Ballen is president and founder of Terror Free Tomorrow, “a nonpartisan, not-for-profit organization that investigates the causes of extremism”. Ballen's CV suggests “nonpartisan” can be taken with a grain of salt, as he spent two decades in law enforcement and intelligence, and was given grudging accommodation by the Pakistani ISI intelligence, and free access to the Saudi Ministry of Intelligence (MOI) Care Center, where captured jihadis are sent for rehabilitation.

    As well as his extended interviews in Saudi Arabia, he gained access to several jihadis still on the run, and relates a truly remarkable story—if he is to be believed—of a Saudi royal son who discovers he is gay and has a passionate affair with his cousin before joining the jihad.

  • Canadian journalist Eric Walberg has produced two very impressive works that between them cover most of what is politically relevant today: Post-Modern Imperialism: Geopolitics and The Great Games, the games being those played on the world political chessboard, and From Post-Modernism to Post-Secularism: Re-Emerging Islamic Civilization, both from Clarity Press.

    Walberg admits that the internet made his task easier, but without a very thorough grounding in political theory and history, they could not have been written. Walberg who has a degree in economic from Cambridge and has lived in the Middle East, Central Asia and Russia, specializes in the Middle East. His Great Games are labelled GGI (pre-Russian revolution), GGII (the Cold War era) and today's on-going GG III, which he sees as a US-British-Israeli campaign for world dominance. Walberg shows globalization's brutality, and with theory to back him up, lays it squarely at imperialism's door.

    The scope of this work is vast, but I have chosen one quote that is particularly relevant to current events. Since 2008, the European Union, built up painstakingly after two world wars devastated the continent, has been teetering on collapse, and I have often affirmed that it is a deliberate American policy to destroy that elaborate welfare state. Walberg's confirmation is stunning:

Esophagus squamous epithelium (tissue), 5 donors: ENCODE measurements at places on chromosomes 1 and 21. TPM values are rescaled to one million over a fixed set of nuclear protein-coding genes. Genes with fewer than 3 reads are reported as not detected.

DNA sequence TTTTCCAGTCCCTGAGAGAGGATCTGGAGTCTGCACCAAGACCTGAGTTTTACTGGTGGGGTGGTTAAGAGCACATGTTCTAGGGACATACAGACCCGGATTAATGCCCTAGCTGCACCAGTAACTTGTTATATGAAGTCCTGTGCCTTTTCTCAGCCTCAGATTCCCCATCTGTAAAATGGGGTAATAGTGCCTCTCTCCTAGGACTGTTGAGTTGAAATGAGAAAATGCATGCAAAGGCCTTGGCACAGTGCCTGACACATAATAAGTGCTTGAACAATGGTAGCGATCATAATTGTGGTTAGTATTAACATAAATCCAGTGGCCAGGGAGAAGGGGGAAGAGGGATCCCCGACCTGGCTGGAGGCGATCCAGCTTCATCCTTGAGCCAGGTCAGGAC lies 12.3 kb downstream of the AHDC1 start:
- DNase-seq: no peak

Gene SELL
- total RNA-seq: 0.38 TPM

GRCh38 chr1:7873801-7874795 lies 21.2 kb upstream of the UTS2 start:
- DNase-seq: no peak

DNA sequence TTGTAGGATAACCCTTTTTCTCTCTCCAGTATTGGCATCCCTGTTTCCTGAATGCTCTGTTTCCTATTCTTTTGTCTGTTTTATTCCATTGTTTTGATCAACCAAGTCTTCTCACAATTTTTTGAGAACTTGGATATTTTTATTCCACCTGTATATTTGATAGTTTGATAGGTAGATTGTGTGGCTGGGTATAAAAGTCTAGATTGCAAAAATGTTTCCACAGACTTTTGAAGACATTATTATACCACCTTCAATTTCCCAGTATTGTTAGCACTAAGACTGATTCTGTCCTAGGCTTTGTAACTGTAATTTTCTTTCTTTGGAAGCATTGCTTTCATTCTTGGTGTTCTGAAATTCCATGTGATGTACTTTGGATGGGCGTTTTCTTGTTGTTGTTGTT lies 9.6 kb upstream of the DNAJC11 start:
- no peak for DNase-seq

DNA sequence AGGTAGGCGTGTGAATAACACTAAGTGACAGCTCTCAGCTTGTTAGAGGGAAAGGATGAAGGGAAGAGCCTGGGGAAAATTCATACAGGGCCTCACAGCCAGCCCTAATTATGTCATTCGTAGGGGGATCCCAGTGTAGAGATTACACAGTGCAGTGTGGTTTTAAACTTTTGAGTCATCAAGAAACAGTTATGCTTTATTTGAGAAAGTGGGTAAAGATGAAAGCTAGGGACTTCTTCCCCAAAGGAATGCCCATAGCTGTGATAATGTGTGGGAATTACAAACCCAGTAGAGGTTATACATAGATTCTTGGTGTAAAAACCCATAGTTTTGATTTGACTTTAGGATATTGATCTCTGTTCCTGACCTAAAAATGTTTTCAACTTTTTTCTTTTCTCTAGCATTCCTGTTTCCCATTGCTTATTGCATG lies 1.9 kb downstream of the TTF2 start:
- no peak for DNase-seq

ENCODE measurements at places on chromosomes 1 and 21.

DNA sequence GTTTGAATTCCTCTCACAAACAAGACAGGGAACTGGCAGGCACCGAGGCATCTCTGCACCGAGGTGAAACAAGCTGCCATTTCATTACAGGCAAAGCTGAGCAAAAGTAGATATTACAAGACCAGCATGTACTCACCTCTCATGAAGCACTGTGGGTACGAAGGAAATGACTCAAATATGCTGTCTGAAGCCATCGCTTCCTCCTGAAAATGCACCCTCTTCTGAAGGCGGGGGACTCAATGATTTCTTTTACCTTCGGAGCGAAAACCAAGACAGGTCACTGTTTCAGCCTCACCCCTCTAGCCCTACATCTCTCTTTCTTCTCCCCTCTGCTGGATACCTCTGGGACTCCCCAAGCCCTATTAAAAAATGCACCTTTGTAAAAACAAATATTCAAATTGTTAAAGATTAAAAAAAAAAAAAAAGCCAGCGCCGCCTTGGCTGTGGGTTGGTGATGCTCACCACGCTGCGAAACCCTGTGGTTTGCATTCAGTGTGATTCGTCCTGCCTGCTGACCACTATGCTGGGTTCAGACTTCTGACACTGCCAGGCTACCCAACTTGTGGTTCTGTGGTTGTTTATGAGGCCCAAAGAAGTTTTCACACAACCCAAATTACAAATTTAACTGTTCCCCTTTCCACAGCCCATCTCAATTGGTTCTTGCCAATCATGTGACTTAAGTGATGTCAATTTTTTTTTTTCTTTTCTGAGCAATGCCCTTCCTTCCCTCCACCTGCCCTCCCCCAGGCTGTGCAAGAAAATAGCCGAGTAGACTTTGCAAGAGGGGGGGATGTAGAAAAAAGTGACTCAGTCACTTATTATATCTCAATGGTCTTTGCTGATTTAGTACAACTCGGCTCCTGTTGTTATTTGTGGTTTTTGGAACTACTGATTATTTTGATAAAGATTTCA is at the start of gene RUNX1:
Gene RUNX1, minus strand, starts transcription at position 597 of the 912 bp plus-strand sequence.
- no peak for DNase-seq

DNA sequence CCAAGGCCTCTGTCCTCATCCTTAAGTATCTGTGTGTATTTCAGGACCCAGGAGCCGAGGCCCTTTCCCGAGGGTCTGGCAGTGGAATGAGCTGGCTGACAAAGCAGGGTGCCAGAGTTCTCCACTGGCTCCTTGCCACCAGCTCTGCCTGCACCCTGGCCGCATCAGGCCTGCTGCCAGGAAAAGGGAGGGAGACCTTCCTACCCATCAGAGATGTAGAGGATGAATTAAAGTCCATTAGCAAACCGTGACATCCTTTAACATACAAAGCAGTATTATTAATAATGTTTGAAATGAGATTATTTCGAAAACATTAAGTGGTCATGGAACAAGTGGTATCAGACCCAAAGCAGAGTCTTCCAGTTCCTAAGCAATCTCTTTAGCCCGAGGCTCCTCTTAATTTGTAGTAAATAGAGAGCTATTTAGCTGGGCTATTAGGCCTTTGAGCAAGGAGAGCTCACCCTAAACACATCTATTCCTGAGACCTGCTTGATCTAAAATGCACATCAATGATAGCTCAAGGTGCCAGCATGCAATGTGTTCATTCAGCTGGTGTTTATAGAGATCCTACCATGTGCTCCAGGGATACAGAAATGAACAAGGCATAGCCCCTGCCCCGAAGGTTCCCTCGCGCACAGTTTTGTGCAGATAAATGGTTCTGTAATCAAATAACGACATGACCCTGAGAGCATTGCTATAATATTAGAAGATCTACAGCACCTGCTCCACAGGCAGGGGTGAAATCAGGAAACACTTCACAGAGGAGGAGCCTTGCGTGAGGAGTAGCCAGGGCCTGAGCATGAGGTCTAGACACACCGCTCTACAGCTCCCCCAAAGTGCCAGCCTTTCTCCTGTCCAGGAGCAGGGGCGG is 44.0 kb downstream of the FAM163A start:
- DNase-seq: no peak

• Review of Morten Storm with Paul Cruickshank and Tim Lister, Agent Storm: My Life Inside al Qaeda and the CIA, Atlantic Monthly Press, 2014.
    ISBN 978-0-8021-2314-5

    Summary: As IS continues to confound the West with its consolidation of a Salafist-inspired resurrection of a ‘caliphate’, the Danish mole responsible for leading the CIA to Anwar Awlaki has caused a scandal by publishing his memoirs of life “inside al Qaeda and the CIA”.

    Recruiting Muslims has not been easy for western ‘intelligence’. The New York Police Department has tried for decades to recruit Muslim immigrants, and was finally embarrassed by a 2013 ACLU lawsuit to disband its most public recruiting unit, which essentially blackmailed anyone with a Muslim name arrested on any pretext, including parking tickets.

    The most successful double agent prior to Morten Storm was Omar Nasiri (b. 1960s), the pseudonym of a Moroccan spy who infiltrated al-Qaeda, attending training camps in Afghanistan and passing information to the UK and French intelligence services. He revealed all in his fascinating memoirs Inside the Jihad: My Life with Al Qaeda A Spy’s Story in 2006.

  • Thoughts on From Postmodernism to Postsecularism

    Chandra Muzaffar in dialogue with Eric Walberg

    Muzaffar: Eric Walberg’s new book From Postmodernism to Postsecularism: Re-emerging Islamic Civilization http://www.claritypress.com/WalbergII.html is a stimulating and informative survey of both Islamic history and reformist thought, culminating in an analysis of the ongoing upheavals in WANA.

    The book is an extensive exposition on Islamic Civilization itself. It covers the whole spectrum of dynasties, major episodes and personalities which is why the book should be an important reference for students of the civilization.

    You are right, Eric, in arguing that for Islam the goal has always been “to nurture a morally sound community based on the Quran…” (p28). There have been endeavours in that direction in the past—some successes, many failures. In this regard, I am wondering why you did not mention specifically the moral indictment of Muawiyyah by Abu-Dharr Al-Giffari who some would view as the first major critic of the creeping injustices in early Muslim leadership?